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'Machinal' portrays woman's rebellion against role in society

Augustana College will present the play "Machinal," the story of a woman's rebellion again her husband and society, Oct. 16-18 and 23-25.

The play's title means "automatic" or "mechanical" in French and is based on the 1927 trial of a woman and her lover, who together murdered her husband in New York City. The journalist and playwright, Sophie Treadwell, often wrote about the women's issues of her time and her Mexican heritage. "Machinal" is her best-known work and first was presented on Broadway in 1928.

In the play, the woman works as a stenographer and lives with her mother. She follows the rituals that society expects of a woman, however resistant she may feel about them, and subsequently marries her boss, whom she finds repulsive. After having a baby with him, followed by an affair with a younger man who fuels her lust for life, she is driven to murder, found guilty and executed. (Wikipedia)

"This show has been very interesting to put on, especially since Sophie Treadwell was an amazing Mexican-American female playwright who isn't generally acknowledged in most theater anthologies," said dramaturg Audrey Johnsen.

Director Dr. Jennifer Popple said she has wanted to direct this play ever since she first read it 15 years ago.

"As theatre scholars challenge the restrictions of our traditional canon, plays like this one have risen up as masterpieces that were just shuffled to the side because they were written by traditionally marginalized people, in this case, a female playwright," she said. "I would contend that "Machinal" is the greatest Expressionist play ever written and I am thrilled that so many theatres and scholars are studying and performing it.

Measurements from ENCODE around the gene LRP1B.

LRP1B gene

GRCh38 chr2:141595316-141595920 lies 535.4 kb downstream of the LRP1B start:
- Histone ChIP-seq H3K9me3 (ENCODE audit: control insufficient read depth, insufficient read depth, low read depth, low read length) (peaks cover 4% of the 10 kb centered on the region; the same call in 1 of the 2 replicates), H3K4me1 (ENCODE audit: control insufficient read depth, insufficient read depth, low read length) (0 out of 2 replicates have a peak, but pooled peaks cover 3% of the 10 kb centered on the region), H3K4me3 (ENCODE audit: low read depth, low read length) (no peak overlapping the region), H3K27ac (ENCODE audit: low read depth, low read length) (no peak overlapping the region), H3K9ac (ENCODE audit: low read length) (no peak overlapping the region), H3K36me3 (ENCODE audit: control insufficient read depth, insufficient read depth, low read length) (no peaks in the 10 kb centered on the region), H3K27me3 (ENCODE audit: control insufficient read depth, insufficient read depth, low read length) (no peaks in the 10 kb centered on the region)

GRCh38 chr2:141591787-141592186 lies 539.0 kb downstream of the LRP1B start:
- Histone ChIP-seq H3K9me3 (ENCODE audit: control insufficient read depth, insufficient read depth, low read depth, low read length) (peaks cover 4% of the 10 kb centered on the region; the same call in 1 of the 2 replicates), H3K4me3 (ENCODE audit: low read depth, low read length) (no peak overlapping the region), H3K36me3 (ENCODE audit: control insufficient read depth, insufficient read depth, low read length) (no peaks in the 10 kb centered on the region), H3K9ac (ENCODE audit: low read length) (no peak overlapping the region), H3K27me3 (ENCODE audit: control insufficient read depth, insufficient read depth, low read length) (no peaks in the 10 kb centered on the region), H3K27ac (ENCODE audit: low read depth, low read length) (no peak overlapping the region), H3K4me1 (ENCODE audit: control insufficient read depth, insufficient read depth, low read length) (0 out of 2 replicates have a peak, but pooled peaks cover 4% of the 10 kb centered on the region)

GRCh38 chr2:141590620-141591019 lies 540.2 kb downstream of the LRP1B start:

"The play is about a real woman but feels as urgent today as it must have when it premiered in 1928. The play's focus, the person who doesn't fit in to a cold, impersonal world, is moving and important to discuss today."

She said the cast and crew have enjoyed the creative process of preparing "Machinal," and working with a beatboxer, senior Caleb Ivey, in order to bring the sounds of this "world" to life each performance.

"I have never used choreography in a non-musical," she said, "but we have had a movement coach who has helped with the mechanized movements of the actors when they are inside the "machine." Between that and the live sound production by our student beatboxer, it has been my most challenging play to date. But the work is exciting and raw, and it will be amazing to see it all come together."

Assistant director junior Keila Saucedo said the large production team and intimate cast dynamic created a community of learning.

"This is a model I was first introduced to by having Dr. Popple as a professor," she said. "She creates an even playing field so that everyone, regardless of role or position, had the artistic integrity to make their own creative choices and flourish. It also means that when other people don't agree, we talk about it openly, we see how it works and we come together to decide what is best for the show."

"Machinal" features students Christine Broughton, Debo Balogun, Keenan Odenkirk, Emily Mason, Emily Johnson, Andrew Gilson, Thomas Hand, Sarah Baker, Joshua Pride and Jenna Stitt.

Students Lauren Davis and Joe Oliger are the stage manager and assistant stage manager. Lindsey Graham serves as movement coach, and Allyson Jesse is makeup designer.

Augustana faculty/staff involved in the project are Andy Gutshall, technical director/lighting designer and Ellen Dixon, costume designer. The set was designed by Augustana alumna Susan Holgersson, who designed last season's "Aesop's (Oh So Slightly) Updated Fables" and "As You Like It."

"Machinal" contains adult themes and may not be appropriate for younger audiences.

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